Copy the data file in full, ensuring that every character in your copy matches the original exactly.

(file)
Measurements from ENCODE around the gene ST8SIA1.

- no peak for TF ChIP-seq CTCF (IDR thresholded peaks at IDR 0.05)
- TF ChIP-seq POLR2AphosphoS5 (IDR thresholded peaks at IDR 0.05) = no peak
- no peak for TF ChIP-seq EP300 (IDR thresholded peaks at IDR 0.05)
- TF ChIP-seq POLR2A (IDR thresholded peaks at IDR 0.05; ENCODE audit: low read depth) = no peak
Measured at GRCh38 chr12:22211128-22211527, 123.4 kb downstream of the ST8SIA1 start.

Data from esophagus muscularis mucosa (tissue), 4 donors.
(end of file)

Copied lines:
Measurements from ENCODE around the gene ST8SIA1.

- no peak for TF ChIP-seq CTCF (IDR thresholded peaks at IDR 0.05)
- TF ChIP-seq POLR2AphosphoS5 (IDR thresholded peaks at IDR 0.05) = no peak
- no peak for TF ChIP-seq EP300 (IDR thresholded peaks at IDR 0.05)
- TF ChIP-seq POLR2A (IDR thresholded peaks at IDR 0.05; ENCODE audit: low read depth) = no peak
Measured at GRCh38 chr12:22211128-22211527, 123.4 kb downstream of the ST8SIA1 start.

Data from esophagus muscularis mucosa (tissue), 4 donors.